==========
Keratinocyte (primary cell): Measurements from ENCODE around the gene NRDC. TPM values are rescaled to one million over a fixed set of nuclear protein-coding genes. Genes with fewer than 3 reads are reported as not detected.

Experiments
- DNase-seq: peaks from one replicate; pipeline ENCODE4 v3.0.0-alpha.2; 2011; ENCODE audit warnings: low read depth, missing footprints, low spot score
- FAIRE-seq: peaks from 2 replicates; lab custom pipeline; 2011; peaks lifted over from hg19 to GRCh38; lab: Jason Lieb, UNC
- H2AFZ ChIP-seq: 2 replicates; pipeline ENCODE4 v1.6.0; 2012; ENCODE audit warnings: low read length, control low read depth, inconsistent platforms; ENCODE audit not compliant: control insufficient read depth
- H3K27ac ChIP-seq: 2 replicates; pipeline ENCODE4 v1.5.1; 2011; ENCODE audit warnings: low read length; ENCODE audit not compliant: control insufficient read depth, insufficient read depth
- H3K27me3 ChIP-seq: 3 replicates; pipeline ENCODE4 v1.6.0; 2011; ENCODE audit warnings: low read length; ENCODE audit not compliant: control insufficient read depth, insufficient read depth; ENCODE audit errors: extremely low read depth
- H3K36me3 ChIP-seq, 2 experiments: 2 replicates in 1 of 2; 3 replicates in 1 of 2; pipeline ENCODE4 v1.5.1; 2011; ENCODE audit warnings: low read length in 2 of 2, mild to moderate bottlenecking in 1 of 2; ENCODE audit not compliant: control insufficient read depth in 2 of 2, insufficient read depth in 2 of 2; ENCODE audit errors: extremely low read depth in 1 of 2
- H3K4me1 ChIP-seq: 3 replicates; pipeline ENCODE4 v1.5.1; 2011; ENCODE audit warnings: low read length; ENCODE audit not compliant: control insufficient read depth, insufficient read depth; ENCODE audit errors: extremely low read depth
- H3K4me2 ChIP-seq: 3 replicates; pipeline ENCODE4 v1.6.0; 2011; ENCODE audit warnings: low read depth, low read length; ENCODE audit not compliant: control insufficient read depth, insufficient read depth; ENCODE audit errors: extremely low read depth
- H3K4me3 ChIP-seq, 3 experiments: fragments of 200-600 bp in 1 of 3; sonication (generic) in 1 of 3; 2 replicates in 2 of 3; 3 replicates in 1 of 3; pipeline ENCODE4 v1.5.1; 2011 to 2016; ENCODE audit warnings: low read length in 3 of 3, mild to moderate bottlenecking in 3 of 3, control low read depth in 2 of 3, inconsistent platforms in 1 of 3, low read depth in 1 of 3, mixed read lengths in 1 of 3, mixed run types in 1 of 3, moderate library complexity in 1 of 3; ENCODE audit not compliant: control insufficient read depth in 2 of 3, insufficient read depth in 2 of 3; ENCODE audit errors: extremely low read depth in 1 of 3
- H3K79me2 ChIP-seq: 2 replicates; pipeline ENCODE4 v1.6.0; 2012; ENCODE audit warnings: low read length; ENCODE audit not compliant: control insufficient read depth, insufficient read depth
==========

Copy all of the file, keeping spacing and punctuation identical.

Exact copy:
Keratinocyte (primary cell): Measurements from ENCODE around the gene NRDC. TPM values are rescaled to one million over a fixed set of nuclear protein-coding genes. Genes with fewer than 3 reads are reported as not detected.

Experiments
- DNase-seq: peaks from one replicate; pipeline ENCODE4 v3.0.0-alpha.2; 2011; ENCODE audit warnings: low read depth, missing footprints, low spot score
- FAIRE-seq: peaks from 2 replicates; lab custom pipeline; 2011; peaks lifted over from hg19 to GRCh38; lab: Jason Lieb, UNC
- H2AFZ ChIP-seq: 2 replicates; pipeline ENCODE4 v1.6.0; 2012; ENCODE audit warnings: low read length, control low read depth, inconsistent platforms; ENCODE audit not compliant: control insufficient read depth
- H3K27ac ChIP-seq: 2 replicates; pipeline ENCODE4 v1.5.1; 2011; ENCODE audit warnings: low read length; ENCODE audit not compliant: control insufficient read depth, insufficient read depth
- H3K27me3 ChIP-seq: 3 replicates; pipeline ENCODE4 v1.6.0; 2011; ENCODE audit warnings: low read length; ENCODE audit not compliant: control insufficient read depth, insufficient read depth; ENCODE audit errors: extremely low read depth
- H3K36me3 ChIP-seq, 2 experiments: 2 replicates in 1 of 2; 3 replicates in 1 of 2; pipeline ENCODE4 v1.5.1; 2011; ENCODE audit warnings: low read length in 2 of 2, mild to moderate bottlenecking in 1 of 2; ENCODE audit not compliant: control insufficient read depth in 2 of 2, insufficient read depth in 2 of 2; ENCODE audit errors: extremely low read depth in 1 of 2
- H3K4me1 ChIP-seq: 3 replicates; pipeline ENCODE4 v1.5.1; 2011; ENCODE audit warnings: low read length; ENCODE audit not compliant: control insufficient read depth, insufficient read depth; ENCODE audit errors: extremely low read depth
- H3K4me2 ChIP-seq: 3 replicates; pipeline ENCODE4 v1.6.0; 2011; ENCODE audit warnings: low read depth, low read length; ENCODE audit not compliant: control insufficient read depth, insufficient read depth; ENCODE audit errors: extremely low read depth
- H3K4me3 ChIP-seq, 3 experiments: fragments of 200-600 bp in 1 of 3; sonication (generic) in 1 of 3; 2 replicates in 2 of 3; 3 replicates in 1 of 3; pipeline ENCODE4 v1.5.1; 2011 to 2016; ENCODE audit warnings: low read length in 3 of 3, mild to moderate bottlenecking in 3 of 3, control low read depth in 2 of 3, inconsistent platforms in 1 of 3, low read depth in 1 of 3, mixed read lengths in 1 of 3, mixed run types in 1 of 3, moderate library complexity in 1 of 3; ENCODE audit not compliant: control insufficient read depth in 2 of 3, insufficient read depth in 2 of 3; ENCODE audit errors: extremely low read depth in 1 of 3
- H3K79me2 ChIP-seq: 2 replicates; pipeline ENCODE4 v1.6.0; 2012; ENCODE audit warnings: low read length; ENCODE audit not compliant: control insufficient read depth, insufficient read depth